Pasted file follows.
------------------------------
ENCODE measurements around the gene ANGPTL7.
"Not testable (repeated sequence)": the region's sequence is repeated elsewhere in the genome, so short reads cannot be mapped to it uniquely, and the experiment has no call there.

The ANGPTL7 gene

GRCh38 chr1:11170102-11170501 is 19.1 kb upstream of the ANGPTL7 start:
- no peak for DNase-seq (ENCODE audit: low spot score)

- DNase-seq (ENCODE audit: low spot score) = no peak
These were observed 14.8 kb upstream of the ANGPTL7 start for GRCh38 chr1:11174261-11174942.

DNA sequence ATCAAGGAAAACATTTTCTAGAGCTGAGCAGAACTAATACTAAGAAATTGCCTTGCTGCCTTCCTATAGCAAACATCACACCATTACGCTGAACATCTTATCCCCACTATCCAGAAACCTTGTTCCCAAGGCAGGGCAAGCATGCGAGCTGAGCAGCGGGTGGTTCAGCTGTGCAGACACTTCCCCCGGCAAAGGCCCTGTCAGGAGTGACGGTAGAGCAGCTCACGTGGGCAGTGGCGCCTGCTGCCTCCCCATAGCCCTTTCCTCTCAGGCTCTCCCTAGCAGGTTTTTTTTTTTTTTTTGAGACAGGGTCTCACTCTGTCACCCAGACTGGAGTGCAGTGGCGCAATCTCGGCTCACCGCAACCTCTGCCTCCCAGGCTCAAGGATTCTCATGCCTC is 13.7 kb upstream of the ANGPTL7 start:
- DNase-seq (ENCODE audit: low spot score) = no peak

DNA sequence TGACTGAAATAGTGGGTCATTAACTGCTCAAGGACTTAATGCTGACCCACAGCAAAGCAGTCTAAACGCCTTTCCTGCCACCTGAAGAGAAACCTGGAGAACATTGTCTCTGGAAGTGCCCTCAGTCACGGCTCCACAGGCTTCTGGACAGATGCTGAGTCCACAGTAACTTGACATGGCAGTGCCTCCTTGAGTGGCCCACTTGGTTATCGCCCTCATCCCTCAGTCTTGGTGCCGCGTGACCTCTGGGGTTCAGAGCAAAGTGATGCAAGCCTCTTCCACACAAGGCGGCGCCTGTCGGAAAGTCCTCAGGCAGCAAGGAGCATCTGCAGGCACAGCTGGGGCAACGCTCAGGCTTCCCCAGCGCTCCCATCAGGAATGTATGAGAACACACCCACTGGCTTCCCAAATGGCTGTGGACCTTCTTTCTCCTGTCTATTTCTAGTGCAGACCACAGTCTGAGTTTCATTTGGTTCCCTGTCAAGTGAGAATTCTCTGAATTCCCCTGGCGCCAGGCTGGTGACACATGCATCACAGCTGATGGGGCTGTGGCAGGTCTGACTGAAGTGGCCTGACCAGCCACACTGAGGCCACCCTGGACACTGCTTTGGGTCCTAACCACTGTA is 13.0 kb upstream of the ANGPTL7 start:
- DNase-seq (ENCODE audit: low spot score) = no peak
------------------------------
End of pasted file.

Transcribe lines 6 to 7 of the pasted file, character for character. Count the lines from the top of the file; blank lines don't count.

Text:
- DNase-seq (ENCODE audit: low spot score) = no peak
These were observed 14.8 kb upstream of the ANGPTL7 start for GRCh38 chr1:11174261-11174942.